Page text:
Features March 2016 Issue

CPAP Often Only Treatment Offered Sleep Apnea Patients

Study shows that more than half of patients diagnosed with the sleep-disordered breathing problem stick with CPAP therapy.

The primary treatment for obstructive sleep apnea remains continuous positive airway pressure (CPAP) therapy. But a recent Cleveland Clinic study found that less than half of the people prescribed CPAP therapy actually followed through with the treatment. And only a third of the people who weren’t on CPAP therapy were referred to a sleep specialist for other treatment options. The study was published in the journal Otolaryngology — Head and Neck Surgery.

“The most striking thing about our study is that this is the first study to look at how many patients are using CPAP after a diagnosis of obstructive sleep apnea,” says study author and surgeon Alan Kominsky, MD, with the Cleveland Clinic Head and Neck Institute. “The surprising finding was just how few patients were referred to other providers once CPAP failed,” he says.

CPAP machine

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A CPAP machine, mask, and adjustable headgear.

Understanding Sleep Apnea

Obstructive sleep apnea is a condition in which a sleeping person stops breathing temporarily many times throughout the night. The problem develops when soft tissue in the back of the throat relaxes while sleeping. This partially blocks the airway, leading to pauses in breathing, snoring and gasping for air. Often this occurs without the individual with sleep apnea even being aware of it.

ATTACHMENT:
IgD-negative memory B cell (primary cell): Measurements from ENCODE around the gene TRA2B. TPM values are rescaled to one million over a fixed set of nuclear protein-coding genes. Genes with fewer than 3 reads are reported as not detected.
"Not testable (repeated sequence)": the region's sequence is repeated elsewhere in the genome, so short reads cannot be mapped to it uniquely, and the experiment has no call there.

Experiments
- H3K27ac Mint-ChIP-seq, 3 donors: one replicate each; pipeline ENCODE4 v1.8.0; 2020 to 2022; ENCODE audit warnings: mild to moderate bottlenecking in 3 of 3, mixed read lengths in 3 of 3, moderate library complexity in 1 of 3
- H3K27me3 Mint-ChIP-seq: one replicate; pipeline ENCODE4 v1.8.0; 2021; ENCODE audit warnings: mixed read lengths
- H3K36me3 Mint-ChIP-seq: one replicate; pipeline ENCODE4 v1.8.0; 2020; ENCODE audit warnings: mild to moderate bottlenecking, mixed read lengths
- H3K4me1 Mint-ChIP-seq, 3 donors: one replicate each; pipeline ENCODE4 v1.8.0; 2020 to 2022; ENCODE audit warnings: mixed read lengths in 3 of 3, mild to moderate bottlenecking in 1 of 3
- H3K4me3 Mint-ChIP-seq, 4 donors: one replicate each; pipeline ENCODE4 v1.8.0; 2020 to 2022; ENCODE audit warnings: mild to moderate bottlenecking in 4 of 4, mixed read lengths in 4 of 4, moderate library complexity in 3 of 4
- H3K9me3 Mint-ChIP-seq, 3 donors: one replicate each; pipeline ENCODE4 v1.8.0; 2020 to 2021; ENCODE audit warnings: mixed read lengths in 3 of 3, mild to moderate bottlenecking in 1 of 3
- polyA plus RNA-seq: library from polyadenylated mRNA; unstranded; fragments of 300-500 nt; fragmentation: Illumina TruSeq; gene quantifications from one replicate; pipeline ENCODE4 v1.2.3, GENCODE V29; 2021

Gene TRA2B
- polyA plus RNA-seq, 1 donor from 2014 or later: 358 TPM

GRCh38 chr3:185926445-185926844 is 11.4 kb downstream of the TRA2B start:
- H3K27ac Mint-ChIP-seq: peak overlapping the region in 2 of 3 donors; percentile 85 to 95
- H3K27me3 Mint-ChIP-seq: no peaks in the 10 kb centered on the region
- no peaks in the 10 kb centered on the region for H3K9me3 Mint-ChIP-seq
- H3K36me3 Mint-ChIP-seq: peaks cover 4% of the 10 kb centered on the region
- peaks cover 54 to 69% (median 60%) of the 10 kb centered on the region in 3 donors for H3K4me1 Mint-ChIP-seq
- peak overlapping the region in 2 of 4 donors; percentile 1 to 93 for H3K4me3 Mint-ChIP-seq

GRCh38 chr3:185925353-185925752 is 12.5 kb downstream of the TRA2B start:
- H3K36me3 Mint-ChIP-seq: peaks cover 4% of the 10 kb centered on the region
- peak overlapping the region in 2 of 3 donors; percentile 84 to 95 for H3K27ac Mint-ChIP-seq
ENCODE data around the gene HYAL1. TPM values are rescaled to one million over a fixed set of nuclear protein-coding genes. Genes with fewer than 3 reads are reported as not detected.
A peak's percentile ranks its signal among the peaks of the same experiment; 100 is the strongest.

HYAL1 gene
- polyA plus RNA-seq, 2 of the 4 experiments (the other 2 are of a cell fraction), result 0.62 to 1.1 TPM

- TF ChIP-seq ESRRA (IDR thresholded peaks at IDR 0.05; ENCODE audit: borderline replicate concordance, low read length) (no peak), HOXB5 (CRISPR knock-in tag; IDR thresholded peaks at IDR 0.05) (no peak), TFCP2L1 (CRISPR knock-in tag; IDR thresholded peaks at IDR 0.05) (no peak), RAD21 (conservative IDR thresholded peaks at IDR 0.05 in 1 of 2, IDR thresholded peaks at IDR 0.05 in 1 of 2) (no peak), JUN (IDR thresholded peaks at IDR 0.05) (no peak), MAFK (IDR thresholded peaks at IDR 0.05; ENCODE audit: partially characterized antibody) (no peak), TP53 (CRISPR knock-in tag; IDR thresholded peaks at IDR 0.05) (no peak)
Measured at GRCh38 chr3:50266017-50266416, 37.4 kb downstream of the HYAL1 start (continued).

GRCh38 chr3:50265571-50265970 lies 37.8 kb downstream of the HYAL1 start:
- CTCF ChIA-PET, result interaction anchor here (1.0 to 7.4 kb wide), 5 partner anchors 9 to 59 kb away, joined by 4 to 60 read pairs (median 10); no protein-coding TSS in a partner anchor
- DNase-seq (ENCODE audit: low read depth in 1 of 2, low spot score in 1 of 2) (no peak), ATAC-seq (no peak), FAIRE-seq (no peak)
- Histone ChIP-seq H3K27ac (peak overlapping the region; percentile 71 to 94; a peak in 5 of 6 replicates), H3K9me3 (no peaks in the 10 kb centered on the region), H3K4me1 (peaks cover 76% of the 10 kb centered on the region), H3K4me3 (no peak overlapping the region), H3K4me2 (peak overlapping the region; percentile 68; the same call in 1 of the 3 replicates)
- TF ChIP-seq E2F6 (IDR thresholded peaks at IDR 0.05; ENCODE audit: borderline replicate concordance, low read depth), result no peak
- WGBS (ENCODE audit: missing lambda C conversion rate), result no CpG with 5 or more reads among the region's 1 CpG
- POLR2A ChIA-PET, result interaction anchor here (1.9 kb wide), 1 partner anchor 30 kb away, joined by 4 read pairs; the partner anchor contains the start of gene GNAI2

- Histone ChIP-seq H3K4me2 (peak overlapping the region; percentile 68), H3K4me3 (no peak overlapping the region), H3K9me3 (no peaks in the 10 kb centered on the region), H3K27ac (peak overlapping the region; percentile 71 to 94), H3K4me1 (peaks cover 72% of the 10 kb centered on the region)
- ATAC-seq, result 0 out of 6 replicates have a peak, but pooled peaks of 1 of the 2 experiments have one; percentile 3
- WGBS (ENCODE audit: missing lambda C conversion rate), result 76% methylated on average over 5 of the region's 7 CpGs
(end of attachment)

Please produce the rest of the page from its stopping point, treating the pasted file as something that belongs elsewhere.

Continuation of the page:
But sleep apnea can lead to many problems, ranging from sleepiness during the day (caused by poor sleep quality at night) to high blood pressure and other cardiovascular complications. People with untreated sleep apnea face a higher risk of stroke, too.

CPAP involves a small bedside machine that pumps air through a tube and into a mask worn over the nose and mouth. For many individuals, CPAP is a life-saving treatment that presents no side effects or problems. For some, however, the device is too loud or cumbersome or is otherwise not a treatment that they will use consistently.

Exploring Alternatives

While CPAP remains the gold standard of sleep apnea treatment, there are other options. Certain oral appliances that adjust jaw position have been shown to be effective. These are often custom made to fit comfortably in the person’s mouth.

If large tonsils are the problem, a tonsilectomy may be the solution. Weight loss, if neck circumference is the issue, may also help. Dr. Kominsky says the key is to consult with a sleep specialist and be willing to try a variety of treatments.

“Sometimes the problem is reluctance, and a visit with a surgeon to explore the other options will convince the patient to get over their initial refusal to use CPAP,” he says.

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